What is Dry Fasting? Nutritionists Debunk the Dangerous New Trend Among Influencers
Just when you thought Internet wellness trends couldn't get any stranger (yes, we're looking at you, jade eggs, perineum sunning, and snake diet), a new wellness trend has started making the rounds on social media—and it's actually dangerous.
"Dry fasting" is a new "wellness" trend—note the quotations—that's been gaining popularity among lifestyle influencers recently. The concept? That drinking water is actually bad for you—and that cutting some major sources out of your diet could actually help you achieve "optimal health."
Austrian influencer Sophie Prana, who has 2,350 subscribers on YouTube (and 18,700 followers on Instagram), shared a video of her dry-fasting, water-free diet, in which she describes the practice as the "best choice for body [and] environment."
"I stopped drinking water 1 year ago," explains Prana, before she dives into her "scientific" reasoning for nixing H2O. Prana goes on to explain that the muscle in your body "consists of 99 percent water molecules" (incorrect: muscle is actually made up of 79% water, per the USGS), and that the water in your cells isn't "regular water, but highly structured water with special properties."
She refers to this “highly structured water” as the fourth phase of water—not H2O but H3O2—aka “living water." Prana goes on to explain H3O2 as "more viscous, dense, and alkaline than regular water; has a negative charge, and can hold energy, much like a battery, and deliver energy too," which can be "important for optimal health."
Instead of actually drinking water, Prana says she gets her fluids in other ways. “I get my living water and cell hydration from fruits, veggies and coconuts, the purest form of H3O2,” she said. Since cutting out those sources of water, Prana said that "extreme swelling in [her] skin and joints" has gone away, according to The Daily Mail.
Of course, Prana isn't the only influencer touting dry fasting. Alice Copilet, who calls herself a "dry fasting and detox specialist," also boasts the benefits of the water-limiting practice, claiming it can help clear up skin conditions like "acne, eczema, cysts, allergies, rashes, and psoriasis." She even claims the practice is "the key to reversing skin conditions."
Hold on...is dry fasting really a thing? And is it even healthy?
So, unfortunately dry fasting is a trend—just not necessarily a healthy one. "While there are some variations, dry fasting basically involves drinking absolutely no tap or bottled water and relying on the water you obtain only from food, mainly fresh fruits and veggies," Jackie Newgent, RDN, culinary nutritionist, author of The Clean & Simple Diabetes Cookbook, and advisor for Lunch Unpacked, tells Health. "This is cleverly coined 'living water,'" she says, despite "living water" not actually being a thing.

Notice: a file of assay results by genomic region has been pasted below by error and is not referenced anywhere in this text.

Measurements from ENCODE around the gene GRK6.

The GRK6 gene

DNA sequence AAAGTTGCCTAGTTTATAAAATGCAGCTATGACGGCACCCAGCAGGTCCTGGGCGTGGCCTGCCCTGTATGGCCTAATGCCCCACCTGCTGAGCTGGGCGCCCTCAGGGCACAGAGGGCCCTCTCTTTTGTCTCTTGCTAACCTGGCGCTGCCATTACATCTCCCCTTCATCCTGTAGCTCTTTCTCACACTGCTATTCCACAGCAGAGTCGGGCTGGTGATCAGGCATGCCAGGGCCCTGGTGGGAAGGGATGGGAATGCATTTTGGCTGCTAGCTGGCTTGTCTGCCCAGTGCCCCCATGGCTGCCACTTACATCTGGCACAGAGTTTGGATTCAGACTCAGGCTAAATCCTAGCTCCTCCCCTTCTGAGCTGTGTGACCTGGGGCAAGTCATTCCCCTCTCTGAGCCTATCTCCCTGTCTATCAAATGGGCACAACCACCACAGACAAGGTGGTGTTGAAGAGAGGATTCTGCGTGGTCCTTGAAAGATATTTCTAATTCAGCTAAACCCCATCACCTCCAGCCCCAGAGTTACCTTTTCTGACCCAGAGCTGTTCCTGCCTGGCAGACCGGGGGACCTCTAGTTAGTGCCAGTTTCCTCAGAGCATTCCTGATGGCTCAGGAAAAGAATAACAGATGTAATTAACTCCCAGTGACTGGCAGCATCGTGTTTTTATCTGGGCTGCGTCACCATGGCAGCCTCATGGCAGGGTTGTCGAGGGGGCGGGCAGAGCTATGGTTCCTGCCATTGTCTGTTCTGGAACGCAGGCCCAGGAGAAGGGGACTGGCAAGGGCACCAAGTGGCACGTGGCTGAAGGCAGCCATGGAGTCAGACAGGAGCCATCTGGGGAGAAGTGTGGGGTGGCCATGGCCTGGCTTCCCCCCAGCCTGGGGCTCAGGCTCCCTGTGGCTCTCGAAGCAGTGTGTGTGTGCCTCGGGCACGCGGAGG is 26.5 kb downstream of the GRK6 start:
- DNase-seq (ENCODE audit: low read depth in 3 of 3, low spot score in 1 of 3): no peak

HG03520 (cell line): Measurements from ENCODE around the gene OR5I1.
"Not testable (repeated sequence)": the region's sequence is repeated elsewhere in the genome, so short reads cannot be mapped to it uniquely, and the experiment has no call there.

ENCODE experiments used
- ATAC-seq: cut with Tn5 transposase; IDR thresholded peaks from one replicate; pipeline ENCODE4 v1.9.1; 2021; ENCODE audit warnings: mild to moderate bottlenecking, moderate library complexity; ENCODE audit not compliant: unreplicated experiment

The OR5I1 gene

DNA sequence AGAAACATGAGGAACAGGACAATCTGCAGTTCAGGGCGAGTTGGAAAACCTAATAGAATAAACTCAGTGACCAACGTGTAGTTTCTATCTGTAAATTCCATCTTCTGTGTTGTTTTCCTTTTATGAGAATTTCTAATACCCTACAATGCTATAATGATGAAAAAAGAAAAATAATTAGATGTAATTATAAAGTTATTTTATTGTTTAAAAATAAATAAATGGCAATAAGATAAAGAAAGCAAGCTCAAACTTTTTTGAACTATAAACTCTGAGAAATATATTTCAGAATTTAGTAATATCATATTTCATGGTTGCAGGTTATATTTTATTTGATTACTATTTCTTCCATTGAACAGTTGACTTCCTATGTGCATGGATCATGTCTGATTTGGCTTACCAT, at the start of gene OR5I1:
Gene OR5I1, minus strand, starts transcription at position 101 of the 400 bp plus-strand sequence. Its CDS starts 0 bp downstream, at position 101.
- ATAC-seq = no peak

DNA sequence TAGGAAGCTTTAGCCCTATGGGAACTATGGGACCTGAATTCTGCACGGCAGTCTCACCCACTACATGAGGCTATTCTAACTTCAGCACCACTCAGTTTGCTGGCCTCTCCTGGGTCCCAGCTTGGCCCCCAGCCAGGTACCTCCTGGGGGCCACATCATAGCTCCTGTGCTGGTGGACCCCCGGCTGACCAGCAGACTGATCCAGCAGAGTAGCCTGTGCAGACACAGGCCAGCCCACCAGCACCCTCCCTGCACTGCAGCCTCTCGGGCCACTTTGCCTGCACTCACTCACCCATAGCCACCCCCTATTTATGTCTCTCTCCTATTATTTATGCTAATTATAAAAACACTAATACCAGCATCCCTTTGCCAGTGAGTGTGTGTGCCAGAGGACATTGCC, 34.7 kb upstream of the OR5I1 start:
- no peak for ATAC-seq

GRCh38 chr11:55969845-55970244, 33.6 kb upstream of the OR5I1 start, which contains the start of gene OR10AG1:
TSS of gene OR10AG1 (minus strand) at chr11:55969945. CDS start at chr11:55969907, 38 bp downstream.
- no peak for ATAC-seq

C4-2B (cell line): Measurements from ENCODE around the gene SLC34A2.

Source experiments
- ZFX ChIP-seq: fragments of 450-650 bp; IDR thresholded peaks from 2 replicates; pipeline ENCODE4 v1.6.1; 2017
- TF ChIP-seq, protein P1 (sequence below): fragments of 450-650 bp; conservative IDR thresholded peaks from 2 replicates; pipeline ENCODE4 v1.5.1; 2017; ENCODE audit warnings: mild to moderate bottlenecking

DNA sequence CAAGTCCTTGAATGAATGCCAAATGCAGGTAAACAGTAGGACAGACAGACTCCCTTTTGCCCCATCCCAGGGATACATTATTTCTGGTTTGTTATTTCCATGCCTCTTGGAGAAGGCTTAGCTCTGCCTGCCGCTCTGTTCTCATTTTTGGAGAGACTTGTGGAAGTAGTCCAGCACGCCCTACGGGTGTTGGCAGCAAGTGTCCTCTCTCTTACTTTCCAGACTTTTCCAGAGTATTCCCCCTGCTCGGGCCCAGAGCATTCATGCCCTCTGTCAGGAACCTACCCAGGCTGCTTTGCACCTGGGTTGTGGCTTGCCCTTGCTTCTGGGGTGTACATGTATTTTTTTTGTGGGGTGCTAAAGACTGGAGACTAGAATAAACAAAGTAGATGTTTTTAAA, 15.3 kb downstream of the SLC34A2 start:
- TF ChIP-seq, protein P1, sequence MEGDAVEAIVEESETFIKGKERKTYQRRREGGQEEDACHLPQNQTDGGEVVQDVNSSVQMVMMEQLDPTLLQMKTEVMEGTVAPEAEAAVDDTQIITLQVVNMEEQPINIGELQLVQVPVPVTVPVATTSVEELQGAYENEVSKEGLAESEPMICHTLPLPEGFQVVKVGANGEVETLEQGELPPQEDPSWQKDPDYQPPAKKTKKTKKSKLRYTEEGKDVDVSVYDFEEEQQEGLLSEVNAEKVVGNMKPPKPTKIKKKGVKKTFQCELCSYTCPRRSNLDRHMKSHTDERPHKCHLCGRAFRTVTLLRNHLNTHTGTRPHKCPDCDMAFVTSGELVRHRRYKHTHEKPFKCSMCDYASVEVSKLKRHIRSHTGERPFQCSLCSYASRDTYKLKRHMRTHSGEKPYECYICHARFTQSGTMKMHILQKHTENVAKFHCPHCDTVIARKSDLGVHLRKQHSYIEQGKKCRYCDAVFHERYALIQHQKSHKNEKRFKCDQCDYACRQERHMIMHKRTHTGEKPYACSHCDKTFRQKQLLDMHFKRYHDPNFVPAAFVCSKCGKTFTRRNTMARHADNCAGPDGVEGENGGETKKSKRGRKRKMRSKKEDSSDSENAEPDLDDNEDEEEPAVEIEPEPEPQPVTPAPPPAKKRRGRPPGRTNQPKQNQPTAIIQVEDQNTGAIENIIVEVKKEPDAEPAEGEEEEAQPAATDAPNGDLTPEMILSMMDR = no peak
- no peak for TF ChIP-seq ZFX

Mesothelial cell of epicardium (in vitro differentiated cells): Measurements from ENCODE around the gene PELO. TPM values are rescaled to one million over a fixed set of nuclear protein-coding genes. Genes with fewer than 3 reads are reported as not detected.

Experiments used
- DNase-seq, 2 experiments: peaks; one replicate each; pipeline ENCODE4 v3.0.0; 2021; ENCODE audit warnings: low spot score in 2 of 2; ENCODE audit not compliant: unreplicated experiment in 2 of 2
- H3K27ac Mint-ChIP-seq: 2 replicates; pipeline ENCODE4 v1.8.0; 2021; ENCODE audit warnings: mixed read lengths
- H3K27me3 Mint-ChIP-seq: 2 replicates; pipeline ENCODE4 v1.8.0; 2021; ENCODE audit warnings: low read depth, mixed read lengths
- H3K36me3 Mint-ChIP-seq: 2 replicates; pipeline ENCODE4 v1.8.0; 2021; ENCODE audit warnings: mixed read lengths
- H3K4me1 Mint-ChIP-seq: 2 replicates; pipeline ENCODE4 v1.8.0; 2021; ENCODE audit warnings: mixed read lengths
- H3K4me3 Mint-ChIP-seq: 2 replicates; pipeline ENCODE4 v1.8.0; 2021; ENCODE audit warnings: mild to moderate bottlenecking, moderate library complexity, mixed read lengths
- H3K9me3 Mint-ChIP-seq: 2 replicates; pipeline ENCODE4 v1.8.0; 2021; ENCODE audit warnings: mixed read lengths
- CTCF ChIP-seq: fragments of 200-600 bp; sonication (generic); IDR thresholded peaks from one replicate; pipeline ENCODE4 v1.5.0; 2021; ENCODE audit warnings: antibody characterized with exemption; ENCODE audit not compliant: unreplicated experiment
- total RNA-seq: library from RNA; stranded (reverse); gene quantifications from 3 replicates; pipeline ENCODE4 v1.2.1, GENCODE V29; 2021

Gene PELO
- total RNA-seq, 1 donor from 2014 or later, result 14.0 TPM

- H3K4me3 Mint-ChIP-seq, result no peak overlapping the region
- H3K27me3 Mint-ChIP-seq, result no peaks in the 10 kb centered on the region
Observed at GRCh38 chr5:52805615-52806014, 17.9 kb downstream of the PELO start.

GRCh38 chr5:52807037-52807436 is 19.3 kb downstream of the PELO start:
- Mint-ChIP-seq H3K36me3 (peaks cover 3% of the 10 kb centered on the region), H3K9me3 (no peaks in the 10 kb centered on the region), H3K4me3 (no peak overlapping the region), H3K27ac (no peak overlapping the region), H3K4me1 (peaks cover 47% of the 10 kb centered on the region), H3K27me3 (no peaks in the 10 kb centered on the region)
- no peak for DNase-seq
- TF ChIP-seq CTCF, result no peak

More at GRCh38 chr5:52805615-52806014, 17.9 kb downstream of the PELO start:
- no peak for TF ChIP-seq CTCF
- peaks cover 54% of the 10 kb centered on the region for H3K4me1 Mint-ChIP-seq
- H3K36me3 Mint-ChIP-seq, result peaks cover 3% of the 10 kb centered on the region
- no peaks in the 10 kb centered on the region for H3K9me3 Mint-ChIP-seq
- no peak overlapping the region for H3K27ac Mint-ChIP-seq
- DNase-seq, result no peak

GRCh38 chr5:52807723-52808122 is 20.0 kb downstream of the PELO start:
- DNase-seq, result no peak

While it is true that water-rich foods (fruits, vegetables, soups, juices) can contribute to hydration, Health’s contributing nutrition editor Cynthia Sass, RD, points out that it would be difficult to obtain all the fluid our bodies need this way. According to the National Academies of Sciences Engineering Medicine, women over the age of 19 need 2.7 liters of total fluid per day—over 11 cups—while men need 3.7 liters, or more than 15 cups. “About 20% of our fluids typically come from food, but that still leaves 8-12 cups based on the IOM’s guidelines, not including additional needs due to exercise,” she explains.
When you deprive yourself of that water, "you're unnecessarily stressing the body and pushing it to its limits," says Sass. That's because the body uses water to support healthy digestion and circulation, and helps to regulate body temperature, eliminate waste, lubricate joints, support organ function, and protect organs and tissues, says Sass. What's more, "just a 2% loss of body fluid can negatively impact physical performance, and a 1-3% loss has been shown to impair mood, reduce concentration, increase headaches, impair working memory, and increase anxiety and fatigue," she adds.
And as far as those claims about dry fasting's impact on skin conditions go, those don't really hold any, uh, water either. "While some influencers claim dry fasting may be helpful for digestion, skin health, and inflammation, the exact opposite is true when you don't get adequate fluids," says Newgent.
In addition to being unhelpful to the body's processes, dry fasting can also be dangerous, says Newgent. "If you're not properly hydrated, it can increase your risk for kidney stone development and urinary tract infections," she says. Newgent adds that, for some people, dry fasting may also be life threatening, due to complications from dehydration. "Water is the number one most important nutrient for your body processes, including proper digestion and transportation of nutrients," she says. "We need water to flush waste from our body. Water is essential for life."
Overall, experts—that means trained professionals with actual registered dietitian certifications—agree that the concept of avoiding water is not only unhealthy but potentially dangerous. Brittany Modell, RD, founder of Brittany Modell Nutrition and Wellness, even goes so far as to call those who practice and recommend it "downright reckless," saying that it's just another example of how social media can influence unhealthy practices.
The bottom line when it comes to dry fasting? As with any type of fasting, it's important to be skeptical and get an expert's opinion first, says Newgent—but dry fasting in particular can be "downright dangerous" and should absolutely be avoided.
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